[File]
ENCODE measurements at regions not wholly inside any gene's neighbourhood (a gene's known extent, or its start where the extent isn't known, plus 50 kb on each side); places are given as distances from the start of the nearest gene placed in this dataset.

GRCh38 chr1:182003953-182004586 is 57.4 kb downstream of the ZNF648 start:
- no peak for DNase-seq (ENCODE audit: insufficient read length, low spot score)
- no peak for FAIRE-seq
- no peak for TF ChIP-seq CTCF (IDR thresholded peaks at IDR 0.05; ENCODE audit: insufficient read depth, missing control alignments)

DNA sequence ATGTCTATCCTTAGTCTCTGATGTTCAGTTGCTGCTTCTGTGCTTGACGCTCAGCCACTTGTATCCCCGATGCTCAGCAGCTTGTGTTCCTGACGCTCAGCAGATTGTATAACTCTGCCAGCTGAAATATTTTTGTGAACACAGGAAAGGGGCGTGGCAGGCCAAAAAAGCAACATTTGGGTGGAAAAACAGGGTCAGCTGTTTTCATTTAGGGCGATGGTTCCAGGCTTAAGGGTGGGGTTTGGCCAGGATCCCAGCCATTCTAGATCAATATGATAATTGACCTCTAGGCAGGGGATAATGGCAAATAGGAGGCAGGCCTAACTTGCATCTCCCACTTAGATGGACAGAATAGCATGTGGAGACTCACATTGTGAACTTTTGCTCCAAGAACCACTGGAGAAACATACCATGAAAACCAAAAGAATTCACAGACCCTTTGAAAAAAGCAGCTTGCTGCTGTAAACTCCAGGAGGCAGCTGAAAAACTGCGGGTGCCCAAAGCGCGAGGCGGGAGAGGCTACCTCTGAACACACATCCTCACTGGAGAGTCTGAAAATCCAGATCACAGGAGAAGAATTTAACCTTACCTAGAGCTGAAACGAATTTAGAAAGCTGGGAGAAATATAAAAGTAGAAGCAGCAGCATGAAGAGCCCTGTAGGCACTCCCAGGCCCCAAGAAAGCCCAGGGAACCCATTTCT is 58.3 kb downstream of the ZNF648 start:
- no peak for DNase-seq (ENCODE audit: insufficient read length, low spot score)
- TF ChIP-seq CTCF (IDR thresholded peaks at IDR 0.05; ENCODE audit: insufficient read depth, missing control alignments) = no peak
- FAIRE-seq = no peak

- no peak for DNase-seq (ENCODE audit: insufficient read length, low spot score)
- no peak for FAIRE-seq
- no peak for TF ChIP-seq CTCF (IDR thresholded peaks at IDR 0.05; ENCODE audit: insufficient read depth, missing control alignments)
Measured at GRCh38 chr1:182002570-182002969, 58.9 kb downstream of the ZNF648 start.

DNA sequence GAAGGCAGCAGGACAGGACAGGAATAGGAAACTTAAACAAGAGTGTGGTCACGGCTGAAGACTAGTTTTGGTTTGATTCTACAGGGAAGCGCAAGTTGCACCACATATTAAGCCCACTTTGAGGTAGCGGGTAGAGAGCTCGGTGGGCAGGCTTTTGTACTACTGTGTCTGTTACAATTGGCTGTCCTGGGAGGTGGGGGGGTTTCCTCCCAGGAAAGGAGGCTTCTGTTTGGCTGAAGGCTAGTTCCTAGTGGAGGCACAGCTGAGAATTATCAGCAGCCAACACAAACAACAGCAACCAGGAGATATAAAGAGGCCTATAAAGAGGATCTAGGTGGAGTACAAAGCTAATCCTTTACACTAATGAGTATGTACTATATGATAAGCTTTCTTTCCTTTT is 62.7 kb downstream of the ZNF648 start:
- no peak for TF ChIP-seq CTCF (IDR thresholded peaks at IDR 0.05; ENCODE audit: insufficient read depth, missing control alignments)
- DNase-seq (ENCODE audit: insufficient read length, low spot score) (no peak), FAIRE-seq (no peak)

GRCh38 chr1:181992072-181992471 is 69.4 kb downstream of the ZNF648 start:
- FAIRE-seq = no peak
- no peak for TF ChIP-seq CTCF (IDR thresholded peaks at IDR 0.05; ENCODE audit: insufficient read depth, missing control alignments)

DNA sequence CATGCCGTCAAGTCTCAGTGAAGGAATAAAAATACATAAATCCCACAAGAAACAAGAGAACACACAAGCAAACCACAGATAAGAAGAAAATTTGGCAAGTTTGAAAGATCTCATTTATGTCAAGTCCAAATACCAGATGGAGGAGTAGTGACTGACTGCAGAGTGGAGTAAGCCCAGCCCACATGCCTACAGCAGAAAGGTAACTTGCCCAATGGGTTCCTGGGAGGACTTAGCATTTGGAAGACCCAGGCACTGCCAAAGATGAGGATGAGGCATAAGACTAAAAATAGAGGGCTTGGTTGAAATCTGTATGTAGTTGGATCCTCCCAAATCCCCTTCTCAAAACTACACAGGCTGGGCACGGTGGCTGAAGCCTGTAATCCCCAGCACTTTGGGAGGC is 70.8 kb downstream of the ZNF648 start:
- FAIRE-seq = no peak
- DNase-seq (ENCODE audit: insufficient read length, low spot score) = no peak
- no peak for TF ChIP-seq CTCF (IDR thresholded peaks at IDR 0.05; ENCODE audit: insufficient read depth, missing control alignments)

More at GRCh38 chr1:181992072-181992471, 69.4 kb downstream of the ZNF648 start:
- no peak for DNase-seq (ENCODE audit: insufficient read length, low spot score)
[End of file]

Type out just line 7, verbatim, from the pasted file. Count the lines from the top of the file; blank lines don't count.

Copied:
- no peak for DNase-seq (ENCODE audit: insufficient read length, low spot score)